Contents of Kinsham Court to sell at Bonhams

Bonhams is to offer the contents of Kinsham Court in Herefordshire, once residence of the family of Florence Nightingale, and also of Lord Byron, who is said to have worked on Childe Harold while residing there.

Interior of Kinsham Court

Kinsham Court was bought by the Arkwright family in the 20th century.

In 1857, at the age of 24, John Arkwright, the grandson of Richard Arkwright – who invented the Spinning Jenny (or rather made the crucial adaptation to James Hargreaves’ initial idea). It revolutionised the manufacture of cotton and helped make Richard Arkwright ‘the richest commoner in Europe’.

By 1870, John Arkwright was the largest landowner in Herefordshire. However, the family soon fell upon hard times, and were forced to sell Hampton Court Castle – later taking up residence at the more manageable Kinsham Court, which they had purchased prior to the sale. James Arkwright, the last surviving member of the direct family line, died in 1985.

Charlie Thomas, UK Group Director of Private Collections & Furniture, commented: “It is always a huge honour to be able to offer items which encapsulate such history. This sale offers an unrivalled opportunity to acquire furniture and paintings dating back to the founder of the dynasty himself, including a sensitive group portrait of Richard and Mary Arkwright and family from the studio of Joseph Wright of Derby. Most excitingly is that none of the contents have ever been on the open market before.”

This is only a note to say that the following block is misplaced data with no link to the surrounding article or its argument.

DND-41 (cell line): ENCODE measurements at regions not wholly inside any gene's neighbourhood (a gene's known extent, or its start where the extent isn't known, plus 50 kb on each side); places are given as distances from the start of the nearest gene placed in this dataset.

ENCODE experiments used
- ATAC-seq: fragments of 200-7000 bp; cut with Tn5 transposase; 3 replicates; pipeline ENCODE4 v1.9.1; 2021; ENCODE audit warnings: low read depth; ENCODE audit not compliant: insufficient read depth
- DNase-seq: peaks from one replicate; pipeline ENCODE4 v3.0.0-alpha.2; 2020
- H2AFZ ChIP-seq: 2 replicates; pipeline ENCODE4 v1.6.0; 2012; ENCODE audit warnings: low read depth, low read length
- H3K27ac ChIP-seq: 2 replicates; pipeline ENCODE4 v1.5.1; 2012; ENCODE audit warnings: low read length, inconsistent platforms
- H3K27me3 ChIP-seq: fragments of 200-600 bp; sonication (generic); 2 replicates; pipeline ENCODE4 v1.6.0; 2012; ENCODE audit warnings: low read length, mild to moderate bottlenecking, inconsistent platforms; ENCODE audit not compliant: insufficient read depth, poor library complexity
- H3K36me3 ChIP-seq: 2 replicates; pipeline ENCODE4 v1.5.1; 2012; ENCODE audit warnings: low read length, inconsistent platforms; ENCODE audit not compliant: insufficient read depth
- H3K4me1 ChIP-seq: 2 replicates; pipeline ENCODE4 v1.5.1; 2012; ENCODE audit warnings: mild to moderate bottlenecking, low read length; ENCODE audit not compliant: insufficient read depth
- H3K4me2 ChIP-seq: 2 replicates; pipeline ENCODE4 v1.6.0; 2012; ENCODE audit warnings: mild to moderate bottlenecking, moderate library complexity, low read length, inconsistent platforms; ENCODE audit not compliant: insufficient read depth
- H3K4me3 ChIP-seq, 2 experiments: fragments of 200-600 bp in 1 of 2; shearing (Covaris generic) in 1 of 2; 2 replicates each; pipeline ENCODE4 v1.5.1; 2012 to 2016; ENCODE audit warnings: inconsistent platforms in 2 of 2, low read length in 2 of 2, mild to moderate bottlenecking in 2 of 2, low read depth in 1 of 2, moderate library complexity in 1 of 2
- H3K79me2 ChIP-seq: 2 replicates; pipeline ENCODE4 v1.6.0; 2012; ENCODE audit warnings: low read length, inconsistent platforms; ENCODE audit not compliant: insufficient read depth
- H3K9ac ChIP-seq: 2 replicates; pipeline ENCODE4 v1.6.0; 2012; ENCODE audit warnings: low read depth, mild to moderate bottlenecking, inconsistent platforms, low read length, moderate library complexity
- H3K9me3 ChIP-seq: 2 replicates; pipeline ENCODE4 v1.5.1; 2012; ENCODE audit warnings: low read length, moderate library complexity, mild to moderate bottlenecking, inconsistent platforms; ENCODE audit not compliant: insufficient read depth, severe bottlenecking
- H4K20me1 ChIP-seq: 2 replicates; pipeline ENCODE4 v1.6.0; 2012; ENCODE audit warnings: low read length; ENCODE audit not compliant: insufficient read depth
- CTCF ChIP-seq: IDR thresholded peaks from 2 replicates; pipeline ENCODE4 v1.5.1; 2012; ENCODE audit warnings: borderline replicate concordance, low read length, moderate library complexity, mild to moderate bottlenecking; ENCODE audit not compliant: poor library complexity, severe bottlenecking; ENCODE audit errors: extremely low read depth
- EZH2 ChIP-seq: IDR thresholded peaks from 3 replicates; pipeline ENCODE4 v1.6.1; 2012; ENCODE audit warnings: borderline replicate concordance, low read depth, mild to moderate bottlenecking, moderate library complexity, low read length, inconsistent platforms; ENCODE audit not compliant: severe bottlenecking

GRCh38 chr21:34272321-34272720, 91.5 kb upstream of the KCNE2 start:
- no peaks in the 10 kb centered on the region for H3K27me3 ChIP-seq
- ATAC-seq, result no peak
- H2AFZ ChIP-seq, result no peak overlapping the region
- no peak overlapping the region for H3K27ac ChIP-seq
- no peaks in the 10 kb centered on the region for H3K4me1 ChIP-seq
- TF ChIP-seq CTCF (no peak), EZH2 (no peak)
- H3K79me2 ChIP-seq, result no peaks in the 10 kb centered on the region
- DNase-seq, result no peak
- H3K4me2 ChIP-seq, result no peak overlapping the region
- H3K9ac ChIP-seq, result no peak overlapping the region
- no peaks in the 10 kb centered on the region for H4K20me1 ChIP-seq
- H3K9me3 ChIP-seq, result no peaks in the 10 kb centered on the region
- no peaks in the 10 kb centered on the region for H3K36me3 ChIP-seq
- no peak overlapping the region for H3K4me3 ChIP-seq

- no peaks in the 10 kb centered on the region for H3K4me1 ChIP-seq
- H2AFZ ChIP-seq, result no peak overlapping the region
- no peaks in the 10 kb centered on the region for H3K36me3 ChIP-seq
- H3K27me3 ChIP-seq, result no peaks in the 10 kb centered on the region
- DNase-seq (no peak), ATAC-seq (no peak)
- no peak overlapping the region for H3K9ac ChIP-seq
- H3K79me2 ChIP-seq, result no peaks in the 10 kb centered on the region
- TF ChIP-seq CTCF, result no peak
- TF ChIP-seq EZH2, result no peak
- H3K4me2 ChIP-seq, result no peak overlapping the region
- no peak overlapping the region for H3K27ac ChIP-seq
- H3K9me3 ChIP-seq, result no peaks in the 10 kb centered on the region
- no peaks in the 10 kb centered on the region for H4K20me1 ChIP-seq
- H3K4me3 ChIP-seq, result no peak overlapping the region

Some of the highlights of the sale include:

Studio of Joseph Wright of Derby (Derby 1734-1797), Group portrait of Richard and Mary Arkwright with a baby, full-length, standing and seated in a landscape. Estimate: £50,000-70,000.

An important pair of George III satinwood, burr elm, and purple heart marquetry commodes. Estimate: £80,000-120,000.

Gaspar Pieter Verbrugghen the Younger (Antwerp 1664-1730), Still life of a swag of roses, peonies, tulips and other flowers with fruit and a squirrel on a stone ledge. Estimate: £12,000-18,000.

A fine Flemish 17th century historical tapestry fragment depicting The Death of Alexander. Estimate: £6,000-8,000.

A fine Flemish 17th century historical tapestry fragment depicting The Death of Alexander

A Meissen blue and white part service, 18th Century. Estimate: £4,000-6,000.

The sale will take place on October 12 at Bonhams New Bond Street, London.